Really, who are you?
Not yet introducing the new jazz deployment wiki
In our corner of the world, some of us on the Jazz Jumpstart universe are wondering who will spill the beans and mention the new jazz Deployment wiki first. I don’t think it will be me.
We’re all working on a new way for the Jazz ecosystem to present information, specifically deployment information. Not just “Insert tab A into slot B” types of material, but the more opinionated, specific stuff you’ve told us you want to hear. We have folks working on Monitoring, Integrating, Install and Upgrade, and other deployment topics. I own the Performance Troubleshooting section.
When the actual wiki rolls out (and I can actually talk about it), I’ll talk about some of the structure and design questions we wrestled with. For now I want to talk about one of the reasons why we’re presenting information differently, and that’s because we think our audience has changed.
IT used to be simple
Ok, so may IT was never actually that simple, but it was certainly a lot easier to figure out what to do. One of IBM Rational’s strengths is that we’ve built strong relationships with our customers over the years. Personally, a lot of the customers I know (and who I think know me) started out as ClearCase or ClearQuest admins and over time have evolved now to Jazz/CLM admins. Back when, there was pretty much a direct relationship with our product admins, who in turn knew their end users and had ownership of their hardware environments.
This picture describes what I’m talking about (they’re from a slide deck we built in 2011 to talk about virtualization some of which lives on elsewhere, but these pics are too good to abandon):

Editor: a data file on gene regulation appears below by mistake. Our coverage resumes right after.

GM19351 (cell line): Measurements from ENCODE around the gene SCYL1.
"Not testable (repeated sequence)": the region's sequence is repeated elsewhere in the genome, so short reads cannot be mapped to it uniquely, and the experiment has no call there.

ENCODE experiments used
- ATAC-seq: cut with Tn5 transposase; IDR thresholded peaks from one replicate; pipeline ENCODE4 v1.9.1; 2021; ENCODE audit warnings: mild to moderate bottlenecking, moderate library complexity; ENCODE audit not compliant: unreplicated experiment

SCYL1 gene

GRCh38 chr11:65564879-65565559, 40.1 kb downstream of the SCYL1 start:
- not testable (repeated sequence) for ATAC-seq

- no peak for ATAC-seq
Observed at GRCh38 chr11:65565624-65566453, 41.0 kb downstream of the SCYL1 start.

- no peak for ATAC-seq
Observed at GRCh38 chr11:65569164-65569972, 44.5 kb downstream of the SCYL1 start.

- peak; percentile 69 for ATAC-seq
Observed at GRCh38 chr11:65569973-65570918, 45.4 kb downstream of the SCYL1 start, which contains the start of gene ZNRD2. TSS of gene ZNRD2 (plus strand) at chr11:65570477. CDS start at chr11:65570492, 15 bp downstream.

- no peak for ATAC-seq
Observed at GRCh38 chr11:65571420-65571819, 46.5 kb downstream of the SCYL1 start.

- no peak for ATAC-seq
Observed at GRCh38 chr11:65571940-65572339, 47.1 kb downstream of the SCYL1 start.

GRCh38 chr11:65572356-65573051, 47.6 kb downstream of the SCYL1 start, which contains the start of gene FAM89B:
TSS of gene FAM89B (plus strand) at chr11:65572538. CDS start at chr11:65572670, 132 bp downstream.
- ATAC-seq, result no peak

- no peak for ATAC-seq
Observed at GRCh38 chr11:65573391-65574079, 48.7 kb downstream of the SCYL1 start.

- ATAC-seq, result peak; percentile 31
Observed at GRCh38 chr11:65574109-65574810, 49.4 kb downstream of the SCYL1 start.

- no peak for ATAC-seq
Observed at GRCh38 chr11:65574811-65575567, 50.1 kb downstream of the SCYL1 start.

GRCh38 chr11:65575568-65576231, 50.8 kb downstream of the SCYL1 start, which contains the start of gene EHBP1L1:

The relationship between Rational Support / Development and our customers remains strong and direct. Over the years it’s the context of our customers product administrators that has shifted in many cases:
Consolidation, regulation, governance, compliance, etc., have all created additional IT domains which are often outside the customers’ product administration. There are cases where our relationship with our customers’ product administrators remains strong but we’ve lost sight of their context.
Here’s another way to look at the old model, this is specifically around hardware ownership:
Back in the day, our customers’ product administrators would request hardware, say a Solaris box (yes, I am talking about many years ago…), the hardware would arrive and the Rational product admin would get root privileges and start the installation. Nowadays, the hardware might be a VM, and there might be all sorts of settings which the admin can’t control such as security, database, or as is pertinent to this example, VMs.
This is a long winded way to say that we’re well aware we have multiple audiences, and need to remember that product administrators and IT administrators may no longer be the same people. Loving a product and managing how it’s used isn’t quite the same as it used to be. We’re trying to get better at getting useful information out there which is one of the reasons for the new deployment wiki.